“Our battered suitcases were piled on the sidewalk again; we had longer ways to go. But no matter, the road is life.” Jack Kerouac

Our residential director has gotten to visit so many incredible places–not just Europe, but like the Galapagos Islands and such, for work. Hopefully I can get a job that lets me travel all over the world!


I Love Guided Tours

Its true–for as independent as I seem sometimes, I love me a good guided tour. Today after lunch we were led by a wonderful tour guide named Fatima to some of the most famous sites in Rabat. Fatima was awesome and hilarious! Like most people I have come into contact with, she speaks French and Arabic. She also speaks English and is married to a Japanese man. She said she is the only tour guide in Rabat speaks Japanese. If this is true she must get good work :)

Anyway we toured Chellah, which is the site of a fifth century Roman ruin and a fourteenth century Islamic ruin. Totally fascinating. The Roman ruin, she said is just likes ones you would actually find in Italy, with a forum, public baths, and the like. The Islamic ruin is just like madrassas you would see today.

After Chellah we toured the unfinished Hassan tower. When designed it was going to be 60m but the king died and construction was finished only at 44m tall. It was still beautiful! At the same place is a masoleum where there are two tombs of recent past kings.

The building with the green roof in the background is the masoleum. Did i mention there were only three of us?
The building with the green roof in the background is the masoleum. Did i mention there were only three of us?

Speaking of Kings, after Hassan tower we went to the palace–we were only allowed to go in because we were with a licensed, authorized tour guide. Very cool. Obviously we couldn’t go in the actual palace, but we got to walk up near it and take a picture.

Lastly we went to the Kasbah here in Rabat which is like a small city within a city with super narrow, twisty, turny roads. I am having a difficult time discerning the difference between roads, alleyways, and hallways. Actually I’m not even sure there is a real difference!  Fatima told us lots of intresting things about that part of the city, like that its where artsy-types like to live, and its where a lot of old people move in so they can retire. From the outside, not only of the Kasbah itself but the buildings and doorways it seems like everything is super small and cramped but in reality once you get inside, things are quite spacious. It really is an optical illusion. And even though it may be hot outside, thick walls keep things cool inside. :)

Uploading things to Flickr is a little much for this internet to handle, but I managed to get up about 5 pictures this afternoon. Check them out to the right!

Journey to Morocco: Part Two

Okay so where did I leave off–Madrid?

Flight three: Madrid to Casablanca: So, nice, finally I get a window seat, for the shortest leg of the journey–just an hour and a half. I tried to nap and I think i may have succeeded…. at this point the whole thing was a blur. I woke up in time to see us cross from Europe to Africa, seeing the familiar geography from the plane was actually really thrilling. At that point I thought we were close to landing but I was wrong–we flew over Morocco for what seemed like forever.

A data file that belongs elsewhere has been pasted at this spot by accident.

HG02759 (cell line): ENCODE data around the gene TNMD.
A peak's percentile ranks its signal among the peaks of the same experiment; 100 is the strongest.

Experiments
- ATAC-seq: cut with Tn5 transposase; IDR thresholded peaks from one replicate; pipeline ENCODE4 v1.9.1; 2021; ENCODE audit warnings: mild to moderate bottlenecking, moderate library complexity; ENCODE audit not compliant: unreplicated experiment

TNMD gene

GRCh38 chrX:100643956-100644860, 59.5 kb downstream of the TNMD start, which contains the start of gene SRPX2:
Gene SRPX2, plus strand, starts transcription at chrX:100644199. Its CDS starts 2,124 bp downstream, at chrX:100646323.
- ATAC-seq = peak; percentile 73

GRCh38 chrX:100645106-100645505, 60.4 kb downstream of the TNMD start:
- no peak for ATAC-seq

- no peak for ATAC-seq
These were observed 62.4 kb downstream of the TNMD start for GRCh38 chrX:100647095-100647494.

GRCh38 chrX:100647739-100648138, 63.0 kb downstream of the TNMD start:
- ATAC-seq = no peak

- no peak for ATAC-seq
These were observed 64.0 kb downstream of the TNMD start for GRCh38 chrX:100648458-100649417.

Casablanca: cut to Staci standing in line at the passport-checker-place (I am so tired right now the correct term is escaping me) FREAKING OUT because of an irrational fear that they for some reason wouldn’t let me in the country and I would just have to turn right around. My worries were exacerbated by the fact that the guy in front of me was getting hassled for some reason or another. Luckily there were no problems, I found my baggage, and I stepped out where someone from CIEE was supposed to be waiting for me–right? Wrong, nobody was there–no sign with my name on it, no nothing. I sat around and tried to look conspicuously lost and American in case someone decided to help me but no such luck. I made a couple laps around the terminal, changed a little bit of money, and sat some more. Like half an hour later (I thought waiting 30 min was a good amount of time) I bought a phone card and called the emergency contact for the program.
An English-speaking, chain smoking Moroccan guy (worked for the phone card place, I think–or was just friends with the guy at the phone card place) was SUPER helpful and without his help I might have lost it. Anyway long story short I got picked up, the CIEE guy had been waiting for me at the wrong terminal. I guess my plane got in at an unexpected gate.

Casablanca to Rabat: I got here by car, it took like an hour but really I dozed for a large part of the journey. I was awake enough to notice that Morocco is just as flat as Kansas and just as hot as Temecula. I also saw a ton of donkeys just chillin wherever they thought would be a good place to be. The houses and buildings along the road were actually pretty rustic, falling apart and whatnot, but I did see a lot of satellite dishes (for TV) the closer we got to Rabat. FINALLY I got to Rabat, checked into the hotel, called the parents and got some SLEEP!!